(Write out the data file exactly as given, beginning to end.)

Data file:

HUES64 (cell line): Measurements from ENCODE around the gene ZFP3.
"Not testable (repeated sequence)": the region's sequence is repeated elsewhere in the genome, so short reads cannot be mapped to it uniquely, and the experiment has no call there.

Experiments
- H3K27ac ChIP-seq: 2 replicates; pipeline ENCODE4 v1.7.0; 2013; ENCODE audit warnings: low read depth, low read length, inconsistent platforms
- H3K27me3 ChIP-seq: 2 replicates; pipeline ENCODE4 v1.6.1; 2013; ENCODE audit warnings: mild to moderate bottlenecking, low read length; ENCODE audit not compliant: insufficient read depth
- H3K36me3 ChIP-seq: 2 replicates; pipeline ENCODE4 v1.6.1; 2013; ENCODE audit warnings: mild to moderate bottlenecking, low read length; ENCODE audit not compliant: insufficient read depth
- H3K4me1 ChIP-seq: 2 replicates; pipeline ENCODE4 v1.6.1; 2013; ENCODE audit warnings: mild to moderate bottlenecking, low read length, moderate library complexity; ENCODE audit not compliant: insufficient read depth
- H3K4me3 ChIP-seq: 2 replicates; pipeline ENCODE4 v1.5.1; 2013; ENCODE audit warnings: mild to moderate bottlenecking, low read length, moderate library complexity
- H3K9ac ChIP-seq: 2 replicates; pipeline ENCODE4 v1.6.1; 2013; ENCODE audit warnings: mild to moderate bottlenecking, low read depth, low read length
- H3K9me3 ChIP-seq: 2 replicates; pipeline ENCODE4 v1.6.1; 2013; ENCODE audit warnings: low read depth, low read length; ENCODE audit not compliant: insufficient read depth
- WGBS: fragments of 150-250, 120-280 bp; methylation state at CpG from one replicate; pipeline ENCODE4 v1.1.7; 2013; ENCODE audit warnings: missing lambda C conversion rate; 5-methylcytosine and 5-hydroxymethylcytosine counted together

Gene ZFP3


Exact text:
HUES64 (cell line): Measurements from ENCODE around the gene ZFP3.
"Not testable (repeated sequence)": the region's sequence is repeated elsewhere in the genome, so short reads cannot be mapped to it uniquely, and the experiment has no call there.

Experiments
- H3K27ac ChIP-seq: 2 replicates; pipeline ENCODE4 v1.7.0; 2013; ENCODE audit warnings: low read depth, low read length, inconsistent platforms
- H3K27me3 ChIP-seq: 2 replicates; pipeline ENCODE4 v1.6.1; 2013; ENCODE audit warnings: mild to moderate bottlenecking, low read length; ENCODE audit not compliant: insufficient read depth
- H3K36me3 ChIP-seq: 2 replicates; pipeline ENCODE4 v1.6.1; 2013; ENCODE audit warnings: mild to moderate bottlenecking, low read length; ENCODE audit not compliant: insufficient read depth
- H3K4me1 ChIP-seq: 2 replicates; pipeline ENCODE4 v1.6.1; 2013; ENCODE audit warnings: mild to moderate bottlenecking, low read length, moderate library complexity; ENCODE audit not compliant: insufficient read depth
- H3K4me3 ChIP-seq: 2 replicates; pipeline ENCODE4 v1.5.1; 2013; ENCODE audit warnings: mild to moderate bottlenecking, low read length, moderate library complexity
- H3K9ac ChIP-seq: 2 replicates; pipeline ENCODE4 v1.6.1; 2013; ENCODE audit warnings: mild to moderate bottlenecking, low read depth, low read length
- H3K9me3 ChIP-seq: 2 replicates; pipeline ENCODE4 v1.6.1; 2013; ENCODE audit warnings: low read depth, low read length; ENCODE audit not compliant: insufficient read depth
- WGBS: fragments of 150-250, 120-280 bp; methylation state at CpG from one replicate; pipeline ENCODE4 v1.1.7; 2013; ENCODE audit warnings: missing lambda C conversion rate; 5-methylcytosine and 5-hydroxymethylcytosine counted together

Gene ZFP3